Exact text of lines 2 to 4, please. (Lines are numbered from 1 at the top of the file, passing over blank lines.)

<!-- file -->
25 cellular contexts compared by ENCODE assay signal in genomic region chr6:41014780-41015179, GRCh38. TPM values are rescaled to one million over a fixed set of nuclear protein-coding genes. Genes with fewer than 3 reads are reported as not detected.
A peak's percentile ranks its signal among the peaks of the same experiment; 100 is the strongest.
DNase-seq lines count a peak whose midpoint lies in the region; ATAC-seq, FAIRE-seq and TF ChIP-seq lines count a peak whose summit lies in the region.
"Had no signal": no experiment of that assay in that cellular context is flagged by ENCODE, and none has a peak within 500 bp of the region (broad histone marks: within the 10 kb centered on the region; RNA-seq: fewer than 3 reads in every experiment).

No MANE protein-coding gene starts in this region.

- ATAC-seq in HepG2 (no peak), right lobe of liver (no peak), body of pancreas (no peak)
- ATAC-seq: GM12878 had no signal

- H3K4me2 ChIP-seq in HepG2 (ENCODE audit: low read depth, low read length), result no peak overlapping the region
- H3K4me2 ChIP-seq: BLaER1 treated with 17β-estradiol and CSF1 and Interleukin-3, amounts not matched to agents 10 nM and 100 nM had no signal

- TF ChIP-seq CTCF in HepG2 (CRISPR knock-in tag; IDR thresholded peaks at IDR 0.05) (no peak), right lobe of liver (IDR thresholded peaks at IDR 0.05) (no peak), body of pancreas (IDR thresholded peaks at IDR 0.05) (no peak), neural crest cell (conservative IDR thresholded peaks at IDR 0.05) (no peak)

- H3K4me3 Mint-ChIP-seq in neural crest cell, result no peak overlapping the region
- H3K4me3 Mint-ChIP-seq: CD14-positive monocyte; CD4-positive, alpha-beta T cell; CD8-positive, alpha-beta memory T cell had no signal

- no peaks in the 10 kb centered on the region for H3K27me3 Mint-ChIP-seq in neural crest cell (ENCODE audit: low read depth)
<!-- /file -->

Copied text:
A peak's percentile ranks its signal among the peaks of the same experiment; 100 is the strongest.
DNase-seq lines count a peak whose midpoint lies in the region; ATAC-seq, FAIRE-seq and TF ChIP-seq lines count a peak whose summit lies in the region.
"Had no signal": no experiment of that assay in that cellular context is flagged by ENCODE, and none has a peak within 500 bp of the region (broad histone marks: within the 10 kb centered on the region; RNA-seq: fewer than 3 reads in every experiment).